Given India’s large population of 1.2 billion, typically demand far outstrips supply in almost everything. When it comes to infrastructure in particular — be it transportation, housing, health care, education, etc. — the constant refrain is that the country needs more.

For instance, with over half of India’s population less than 25 years of age, there is usually a scramble for seats in educational institutions of all types. But in an anomaly of sorts, even as there are thousands of students aspiring to become engineers, thousands of seats in engineering colleges in the country have not found any takers this year.

Meanwhile, state governments have asked the AII India Council for Technical Education (AICTE), the country’s regulatory body for professional education, to reject any fresh proposals for starting new engineering colleges. Talking recently to daily newspaper The Times of India, S. S. Mantha, chairman of AICTE, said: “We have received letters from [the] Andhra Pradesh, Karnataka, Tamil Nadu, Haryana and Chhattisgarh governments telling us not to clear proposals for engineering institutes.”

AICTE records show that the capacity in engineering colleges has increased three fold in the past five years. India currently has close to 3,400 engineering colleges (both government and private) that offer around 1,500,000 seats. Of these, nearly 200,000 went empty this year. Mantha points out that while there are “no takers for specific engineering programs, the core engineering courses — civil, mechanical and electrical — still have takers.”

According to T.V. Mohandas Pai, chairman of education services provider Manipal Global Education, the vacant seats in the engineering colleges are not just a reflection of increased capacity or lack of student interest in certain streams. Instead, they are an indication that students are rejecting bad quality education. Pai, who until recently was a board member and head of human resources at information technology firm Infosys, points out that there is “a mushrooming of inefficient institutions. Seats are going vacant only in bad colleges because students now have a choice. This is a good thing for the country and will clean up the [education] sector.”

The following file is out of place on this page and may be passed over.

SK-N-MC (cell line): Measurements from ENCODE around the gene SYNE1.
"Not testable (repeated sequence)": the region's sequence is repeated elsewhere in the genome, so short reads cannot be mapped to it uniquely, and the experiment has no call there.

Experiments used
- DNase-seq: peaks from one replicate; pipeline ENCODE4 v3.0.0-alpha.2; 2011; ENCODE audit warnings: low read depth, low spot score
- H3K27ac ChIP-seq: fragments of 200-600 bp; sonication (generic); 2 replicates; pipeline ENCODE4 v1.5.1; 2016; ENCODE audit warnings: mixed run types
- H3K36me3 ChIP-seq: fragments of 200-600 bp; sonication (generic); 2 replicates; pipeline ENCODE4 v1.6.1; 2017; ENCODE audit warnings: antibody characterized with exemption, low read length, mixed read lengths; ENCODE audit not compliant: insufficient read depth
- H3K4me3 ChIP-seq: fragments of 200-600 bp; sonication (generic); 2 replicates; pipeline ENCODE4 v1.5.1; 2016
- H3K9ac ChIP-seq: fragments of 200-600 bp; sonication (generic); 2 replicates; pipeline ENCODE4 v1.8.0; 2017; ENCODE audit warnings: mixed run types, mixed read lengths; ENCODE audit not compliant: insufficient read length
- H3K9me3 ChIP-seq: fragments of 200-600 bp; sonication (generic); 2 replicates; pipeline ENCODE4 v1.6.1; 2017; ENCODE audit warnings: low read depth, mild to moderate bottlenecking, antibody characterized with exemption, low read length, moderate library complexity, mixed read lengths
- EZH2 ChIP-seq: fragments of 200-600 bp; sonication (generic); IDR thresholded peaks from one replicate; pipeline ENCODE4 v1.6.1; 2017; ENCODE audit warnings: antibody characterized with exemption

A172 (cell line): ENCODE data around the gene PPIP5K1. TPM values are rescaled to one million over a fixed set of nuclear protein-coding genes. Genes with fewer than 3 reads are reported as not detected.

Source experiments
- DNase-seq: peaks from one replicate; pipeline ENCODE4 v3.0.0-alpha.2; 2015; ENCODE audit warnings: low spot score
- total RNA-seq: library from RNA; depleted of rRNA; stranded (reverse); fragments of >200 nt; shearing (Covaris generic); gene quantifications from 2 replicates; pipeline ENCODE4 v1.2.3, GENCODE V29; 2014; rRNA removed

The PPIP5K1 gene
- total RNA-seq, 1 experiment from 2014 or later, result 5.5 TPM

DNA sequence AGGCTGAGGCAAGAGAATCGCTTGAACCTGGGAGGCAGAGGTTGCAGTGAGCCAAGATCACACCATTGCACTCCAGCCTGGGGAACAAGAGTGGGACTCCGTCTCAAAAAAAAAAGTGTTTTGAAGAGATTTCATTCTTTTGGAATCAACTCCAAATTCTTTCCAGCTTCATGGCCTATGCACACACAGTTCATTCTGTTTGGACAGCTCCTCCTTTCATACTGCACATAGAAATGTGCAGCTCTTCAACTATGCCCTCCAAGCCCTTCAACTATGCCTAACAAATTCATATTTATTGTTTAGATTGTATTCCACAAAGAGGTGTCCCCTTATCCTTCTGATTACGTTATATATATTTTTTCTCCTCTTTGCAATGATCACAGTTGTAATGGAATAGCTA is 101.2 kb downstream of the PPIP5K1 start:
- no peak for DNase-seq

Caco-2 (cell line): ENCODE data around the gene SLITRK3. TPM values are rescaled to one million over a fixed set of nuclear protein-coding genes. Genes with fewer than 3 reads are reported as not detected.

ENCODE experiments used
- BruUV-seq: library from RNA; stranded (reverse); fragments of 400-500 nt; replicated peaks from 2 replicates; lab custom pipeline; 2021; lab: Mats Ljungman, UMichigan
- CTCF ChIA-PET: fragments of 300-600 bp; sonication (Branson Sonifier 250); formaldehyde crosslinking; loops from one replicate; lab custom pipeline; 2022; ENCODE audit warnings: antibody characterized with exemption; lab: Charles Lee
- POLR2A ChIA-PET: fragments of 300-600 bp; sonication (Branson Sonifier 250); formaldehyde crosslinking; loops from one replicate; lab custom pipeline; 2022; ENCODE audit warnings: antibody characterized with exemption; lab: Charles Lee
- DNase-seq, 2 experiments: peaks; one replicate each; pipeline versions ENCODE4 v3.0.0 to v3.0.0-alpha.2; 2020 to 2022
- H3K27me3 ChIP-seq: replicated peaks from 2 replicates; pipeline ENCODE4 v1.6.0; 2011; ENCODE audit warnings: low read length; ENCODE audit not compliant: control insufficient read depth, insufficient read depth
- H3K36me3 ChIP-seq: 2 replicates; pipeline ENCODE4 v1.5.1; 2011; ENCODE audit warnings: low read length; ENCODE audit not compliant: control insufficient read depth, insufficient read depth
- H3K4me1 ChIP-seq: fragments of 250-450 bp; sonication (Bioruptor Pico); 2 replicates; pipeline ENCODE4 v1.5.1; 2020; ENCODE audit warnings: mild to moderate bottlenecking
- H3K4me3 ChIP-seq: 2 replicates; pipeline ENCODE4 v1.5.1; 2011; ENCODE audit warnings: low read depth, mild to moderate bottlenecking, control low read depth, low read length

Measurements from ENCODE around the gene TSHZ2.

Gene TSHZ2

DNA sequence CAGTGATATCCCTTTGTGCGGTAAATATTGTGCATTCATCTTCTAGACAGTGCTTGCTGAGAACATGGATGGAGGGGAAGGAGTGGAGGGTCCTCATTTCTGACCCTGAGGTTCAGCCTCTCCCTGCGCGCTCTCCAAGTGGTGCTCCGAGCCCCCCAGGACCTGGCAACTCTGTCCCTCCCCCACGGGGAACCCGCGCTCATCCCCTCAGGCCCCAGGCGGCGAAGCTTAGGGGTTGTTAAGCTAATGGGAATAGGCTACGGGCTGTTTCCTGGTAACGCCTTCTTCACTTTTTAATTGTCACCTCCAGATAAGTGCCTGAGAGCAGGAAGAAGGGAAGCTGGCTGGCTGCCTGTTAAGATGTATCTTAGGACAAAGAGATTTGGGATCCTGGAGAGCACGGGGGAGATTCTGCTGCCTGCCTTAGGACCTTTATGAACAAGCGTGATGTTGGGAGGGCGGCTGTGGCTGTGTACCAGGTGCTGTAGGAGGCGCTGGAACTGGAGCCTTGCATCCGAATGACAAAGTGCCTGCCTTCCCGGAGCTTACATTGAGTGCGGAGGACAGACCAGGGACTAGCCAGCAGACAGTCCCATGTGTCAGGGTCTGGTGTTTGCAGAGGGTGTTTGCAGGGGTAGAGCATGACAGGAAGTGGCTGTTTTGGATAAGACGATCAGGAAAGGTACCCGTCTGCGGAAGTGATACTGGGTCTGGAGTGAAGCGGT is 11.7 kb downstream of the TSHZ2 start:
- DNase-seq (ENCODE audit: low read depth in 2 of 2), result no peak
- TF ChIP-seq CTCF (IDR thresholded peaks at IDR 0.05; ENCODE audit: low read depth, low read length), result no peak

In India, education is restricted to nonprofits, but unscrupulous players enter the sector because of the high demand, manipulate the system to get through the entry criteria, and then bend the rules to rake in profits. Many legitimate players tend to stay away because offering high quality education requires deep pockets to attract good faculty and for setting up the infrastructure. In the nonprofit model, investments are typically limited, and it takes a long time to build a critical mass.

One possible solution to India’s woes in the education sector is to allow new players to enter the system based on transparent norms and let established institutions freely expand to whatever capacity they want. “Providing education is a noble activity, but it must be seen as a providing a service like in any other sector,” says Pai. “While regulations are needed to ensure the highest standards of quality, what the government needs to do is create a transparent system where private institutions are encouraged to invest in and deliver high quality education, and let the inclination of the players [to be for-profit or nonprofit] and the market dynamics decide their profitability.”

In addition, it is important to incentivize educational institutions to become more than just good disseminators of knowledge. They must also become good creators of knowledge, experts say. This, in turn, will lead to a natural upgrading of the education that they impart. In the meantime, the empty seats could be a warning to those wanting to make a fast buck.